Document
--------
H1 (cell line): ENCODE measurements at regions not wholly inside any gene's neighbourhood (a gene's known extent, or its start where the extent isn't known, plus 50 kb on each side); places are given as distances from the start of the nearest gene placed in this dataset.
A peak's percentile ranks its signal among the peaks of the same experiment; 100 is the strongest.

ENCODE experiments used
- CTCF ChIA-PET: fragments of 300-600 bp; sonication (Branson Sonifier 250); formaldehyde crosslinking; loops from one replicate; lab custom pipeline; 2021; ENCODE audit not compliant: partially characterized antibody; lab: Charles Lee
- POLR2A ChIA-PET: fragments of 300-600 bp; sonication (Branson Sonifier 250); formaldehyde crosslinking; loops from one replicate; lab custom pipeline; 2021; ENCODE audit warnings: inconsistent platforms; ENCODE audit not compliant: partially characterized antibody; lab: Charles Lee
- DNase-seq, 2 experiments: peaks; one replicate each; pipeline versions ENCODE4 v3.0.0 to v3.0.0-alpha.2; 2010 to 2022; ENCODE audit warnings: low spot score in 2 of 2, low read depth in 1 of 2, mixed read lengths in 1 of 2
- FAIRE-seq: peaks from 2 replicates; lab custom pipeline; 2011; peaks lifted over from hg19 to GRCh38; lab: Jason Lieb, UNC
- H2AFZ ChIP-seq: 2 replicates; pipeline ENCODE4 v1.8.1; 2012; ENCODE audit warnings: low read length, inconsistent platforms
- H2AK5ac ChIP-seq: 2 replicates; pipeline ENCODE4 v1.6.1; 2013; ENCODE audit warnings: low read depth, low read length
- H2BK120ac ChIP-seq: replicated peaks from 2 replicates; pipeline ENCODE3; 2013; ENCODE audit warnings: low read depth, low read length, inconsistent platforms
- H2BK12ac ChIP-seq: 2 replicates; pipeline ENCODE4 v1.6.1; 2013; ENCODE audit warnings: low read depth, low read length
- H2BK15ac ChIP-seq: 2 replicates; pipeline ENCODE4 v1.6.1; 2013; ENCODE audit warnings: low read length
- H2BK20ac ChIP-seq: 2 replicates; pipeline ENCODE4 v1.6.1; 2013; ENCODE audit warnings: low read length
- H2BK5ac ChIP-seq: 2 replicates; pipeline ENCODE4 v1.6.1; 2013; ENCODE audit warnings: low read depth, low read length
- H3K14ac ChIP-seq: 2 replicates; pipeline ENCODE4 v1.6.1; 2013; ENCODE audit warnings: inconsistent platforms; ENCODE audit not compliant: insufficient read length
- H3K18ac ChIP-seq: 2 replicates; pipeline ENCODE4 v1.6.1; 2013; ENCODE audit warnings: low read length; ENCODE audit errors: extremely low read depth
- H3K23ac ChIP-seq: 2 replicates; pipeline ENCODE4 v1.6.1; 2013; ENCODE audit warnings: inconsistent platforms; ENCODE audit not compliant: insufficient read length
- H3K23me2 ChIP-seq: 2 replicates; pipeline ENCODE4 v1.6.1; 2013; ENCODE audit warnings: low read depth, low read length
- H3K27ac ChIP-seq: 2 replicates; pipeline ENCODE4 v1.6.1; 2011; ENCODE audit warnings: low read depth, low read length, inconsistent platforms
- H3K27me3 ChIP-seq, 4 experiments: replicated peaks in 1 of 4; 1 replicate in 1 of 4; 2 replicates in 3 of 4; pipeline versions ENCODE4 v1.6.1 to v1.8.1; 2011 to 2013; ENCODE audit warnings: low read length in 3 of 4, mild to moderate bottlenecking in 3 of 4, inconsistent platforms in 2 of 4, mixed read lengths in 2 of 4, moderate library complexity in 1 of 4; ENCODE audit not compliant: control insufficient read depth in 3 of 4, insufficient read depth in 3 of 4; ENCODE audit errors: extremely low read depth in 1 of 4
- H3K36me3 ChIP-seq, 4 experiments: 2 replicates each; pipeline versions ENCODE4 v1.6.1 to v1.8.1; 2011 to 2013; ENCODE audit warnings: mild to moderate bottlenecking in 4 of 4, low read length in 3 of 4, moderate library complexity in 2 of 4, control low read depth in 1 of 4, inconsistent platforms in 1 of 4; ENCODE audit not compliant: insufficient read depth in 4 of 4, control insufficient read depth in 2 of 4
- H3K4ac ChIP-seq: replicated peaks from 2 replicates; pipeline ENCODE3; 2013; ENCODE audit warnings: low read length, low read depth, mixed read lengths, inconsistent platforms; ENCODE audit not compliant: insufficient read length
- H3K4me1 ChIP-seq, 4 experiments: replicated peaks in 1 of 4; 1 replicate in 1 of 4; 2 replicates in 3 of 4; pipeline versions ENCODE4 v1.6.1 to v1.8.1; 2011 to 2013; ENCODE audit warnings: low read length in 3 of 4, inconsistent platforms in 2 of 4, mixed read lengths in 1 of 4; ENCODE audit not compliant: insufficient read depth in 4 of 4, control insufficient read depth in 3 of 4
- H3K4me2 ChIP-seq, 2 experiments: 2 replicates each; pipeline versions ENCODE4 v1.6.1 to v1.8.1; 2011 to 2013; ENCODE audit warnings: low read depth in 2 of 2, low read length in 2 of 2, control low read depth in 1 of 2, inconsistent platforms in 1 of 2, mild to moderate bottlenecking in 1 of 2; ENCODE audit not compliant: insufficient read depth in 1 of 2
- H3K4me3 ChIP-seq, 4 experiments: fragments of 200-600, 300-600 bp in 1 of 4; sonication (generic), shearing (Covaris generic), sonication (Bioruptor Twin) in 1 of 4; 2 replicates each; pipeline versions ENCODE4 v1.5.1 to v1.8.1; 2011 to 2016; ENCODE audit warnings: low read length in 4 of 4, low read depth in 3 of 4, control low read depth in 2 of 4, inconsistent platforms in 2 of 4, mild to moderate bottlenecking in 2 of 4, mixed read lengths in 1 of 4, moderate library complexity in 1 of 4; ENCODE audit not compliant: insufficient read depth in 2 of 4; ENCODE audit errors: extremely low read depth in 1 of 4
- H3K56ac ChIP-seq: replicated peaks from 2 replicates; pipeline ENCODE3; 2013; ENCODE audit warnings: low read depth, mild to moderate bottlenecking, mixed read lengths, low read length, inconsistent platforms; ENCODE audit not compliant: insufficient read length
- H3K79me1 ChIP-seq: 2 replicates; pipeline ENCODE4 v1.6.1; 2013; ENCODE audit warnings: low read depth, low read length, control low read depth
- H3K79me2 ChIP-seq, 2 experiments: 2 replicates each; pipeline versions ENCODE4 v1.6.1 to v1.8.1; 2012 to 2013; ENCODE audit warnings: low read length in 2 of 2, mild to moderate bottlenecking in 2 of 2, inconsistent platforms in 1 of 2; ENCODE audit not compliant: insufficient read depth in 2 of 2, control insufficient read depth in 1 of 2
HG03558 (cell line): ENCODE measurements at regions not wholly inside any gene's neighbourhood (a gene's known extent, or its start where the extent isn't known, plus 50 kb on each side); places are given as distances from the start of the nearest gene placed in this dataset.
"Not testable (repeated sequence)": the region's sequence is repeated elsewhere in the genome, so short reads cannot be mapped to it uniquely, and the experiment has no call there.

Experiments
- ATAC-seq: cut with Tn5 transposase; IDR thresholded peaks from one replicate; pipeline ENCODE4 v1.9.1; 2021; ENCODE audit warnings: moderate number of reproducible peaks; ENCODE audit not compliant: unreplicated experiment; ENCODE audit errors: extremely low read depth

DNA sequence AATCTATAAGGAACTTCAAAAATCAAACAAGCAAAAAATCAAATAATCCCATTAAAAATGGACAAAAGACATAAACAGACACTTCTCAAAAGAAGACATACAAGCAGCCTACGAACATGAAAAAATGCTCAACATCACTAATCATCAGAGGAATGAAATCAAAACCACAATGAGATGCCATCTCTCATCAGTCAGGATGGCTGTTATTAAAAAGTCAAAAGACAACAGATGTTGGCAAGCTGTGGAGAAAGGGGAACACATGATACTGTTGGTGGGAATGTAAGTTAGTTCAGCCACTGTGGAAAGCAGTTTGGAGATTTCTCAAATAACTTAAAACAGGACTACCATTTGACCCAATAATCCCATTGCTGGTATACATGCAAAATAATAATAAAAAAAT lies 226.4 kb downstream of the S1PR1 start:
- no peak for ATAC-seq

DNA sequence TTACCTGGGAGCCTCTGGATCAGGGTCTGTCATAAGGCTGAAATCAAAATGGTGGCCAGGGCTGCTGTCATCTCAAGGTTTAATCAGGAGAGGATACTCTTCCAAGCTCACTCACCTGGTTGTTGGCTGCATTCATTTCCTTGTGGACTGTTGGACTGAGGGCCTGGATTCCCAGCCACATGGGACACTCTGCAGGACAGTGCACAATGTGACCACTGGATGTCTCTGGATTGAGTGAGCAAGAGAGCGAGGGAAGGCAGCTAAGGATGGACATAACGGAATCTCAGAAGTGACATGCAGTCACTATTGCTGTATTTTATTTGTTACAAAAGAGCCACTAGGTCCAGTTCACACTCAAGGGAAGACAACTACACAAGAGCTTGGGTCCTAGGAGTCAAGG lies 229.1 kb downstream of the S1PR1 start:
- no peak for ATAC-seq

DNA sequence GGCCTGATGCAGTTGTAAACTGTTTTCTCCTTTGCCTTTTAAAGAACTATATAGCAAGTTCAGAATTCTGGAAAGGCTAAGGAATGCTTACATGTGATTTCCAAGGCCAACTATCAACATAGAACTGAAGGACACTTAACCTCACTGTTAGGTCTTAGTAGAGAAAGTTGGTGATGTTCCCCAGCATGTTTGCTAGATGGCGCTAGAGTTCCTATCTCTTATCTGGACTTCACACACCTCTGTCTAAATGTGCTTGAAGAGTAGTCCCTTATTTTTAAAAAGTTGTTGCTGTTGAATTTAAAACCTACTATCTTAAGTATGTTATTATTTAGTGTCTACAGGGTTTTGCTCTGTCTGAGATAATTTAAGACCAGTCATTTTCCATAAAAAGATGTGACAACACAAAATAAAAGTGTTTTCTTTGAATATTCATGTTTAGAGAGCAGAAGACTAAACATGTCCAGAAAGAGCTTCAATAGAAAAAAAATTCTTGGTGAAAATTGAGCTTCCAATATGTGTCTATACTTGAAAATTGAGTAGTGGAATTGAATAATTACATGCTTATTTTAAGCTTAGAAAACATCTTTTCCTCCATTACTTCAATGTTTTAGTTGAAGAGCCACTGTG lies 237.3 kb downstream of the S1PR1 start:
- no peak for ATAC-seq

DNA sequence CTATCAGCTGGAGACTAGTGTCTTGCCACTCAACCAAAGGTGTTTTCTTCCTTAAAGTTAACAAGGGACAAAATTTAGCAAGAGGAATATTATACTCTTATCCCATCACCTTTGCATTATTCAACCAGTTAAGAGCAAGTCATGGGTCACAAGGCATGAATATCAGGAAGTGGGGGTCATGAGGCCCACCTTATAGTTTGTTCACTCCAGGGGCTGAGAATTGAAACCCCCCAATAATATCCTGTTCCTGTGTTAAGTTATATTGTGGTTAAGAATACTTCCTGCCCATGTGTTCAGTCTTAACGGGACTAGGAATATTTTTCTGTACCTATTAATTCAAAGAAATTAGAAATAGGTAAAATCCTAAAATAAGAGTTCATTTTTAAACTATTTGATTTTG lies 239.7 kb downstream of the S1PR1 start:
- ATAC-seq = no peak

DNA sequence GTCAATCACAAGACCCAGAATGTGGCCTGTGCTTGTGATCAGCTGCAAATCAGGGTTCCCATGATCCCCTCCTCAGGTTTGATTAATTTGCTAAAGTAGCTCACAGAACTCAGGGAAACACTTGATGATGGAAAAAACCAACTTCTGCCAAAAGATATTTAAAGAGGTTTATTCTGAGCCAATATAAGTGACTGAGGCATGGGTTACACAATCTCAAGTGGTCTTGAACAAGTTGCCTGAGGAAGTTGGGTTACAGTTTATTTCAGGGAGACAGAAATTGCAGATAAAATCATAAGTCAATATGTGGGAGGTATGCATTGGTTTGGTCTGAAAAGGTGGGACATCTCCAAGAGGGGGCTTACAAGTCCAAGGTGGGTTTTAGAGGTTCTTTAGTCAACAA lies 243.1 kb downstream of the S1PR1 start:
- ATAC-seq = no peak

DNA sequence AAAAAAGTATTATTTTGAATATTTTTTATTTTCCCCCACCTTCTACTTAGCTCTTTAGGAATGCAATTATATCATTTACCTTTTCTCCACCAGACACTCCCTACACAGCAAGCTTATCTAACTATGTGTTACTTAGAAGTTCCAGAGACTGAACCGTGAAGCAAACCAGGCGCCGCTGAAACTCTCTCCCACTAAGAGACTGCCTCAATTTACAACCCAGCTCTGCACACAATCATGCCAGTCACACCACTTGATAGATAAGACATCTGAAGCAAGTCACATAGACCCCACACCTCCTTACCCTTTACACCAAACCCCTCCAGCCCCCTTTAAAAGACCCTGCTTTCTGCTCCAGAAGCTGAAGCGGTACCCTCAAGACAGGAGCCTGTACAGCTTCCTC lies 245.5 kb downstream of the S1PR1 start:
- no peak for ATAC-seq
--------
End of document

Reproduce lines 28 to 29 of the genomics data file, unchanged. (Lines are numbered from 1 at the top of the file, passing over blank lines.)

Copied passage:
- H3K79me2 ChIP-seq, 2 experiments: 2 replicates each; pipeline versions ENCODE4 v1.6.1 to v1.8.1; 2012 to 2013; ENCODE audit warnings: low read length in 2 of 2, mild to moderate bottlenecking in 2 of 2, inconsistent platforms in 1 of 2; ENCODE audit not compliant: insufficient read depth in 2 of 2, control insufficient read depth in 1 of 2
HG03558 (cell line): ENCODE measurements at regions not wholly inside any gene's neighbourhood (a gene's known extent, or its start where the extent isn't known, plus 50 kb on each side); places are given as distances from the start of the nearest gene placed in this dataset.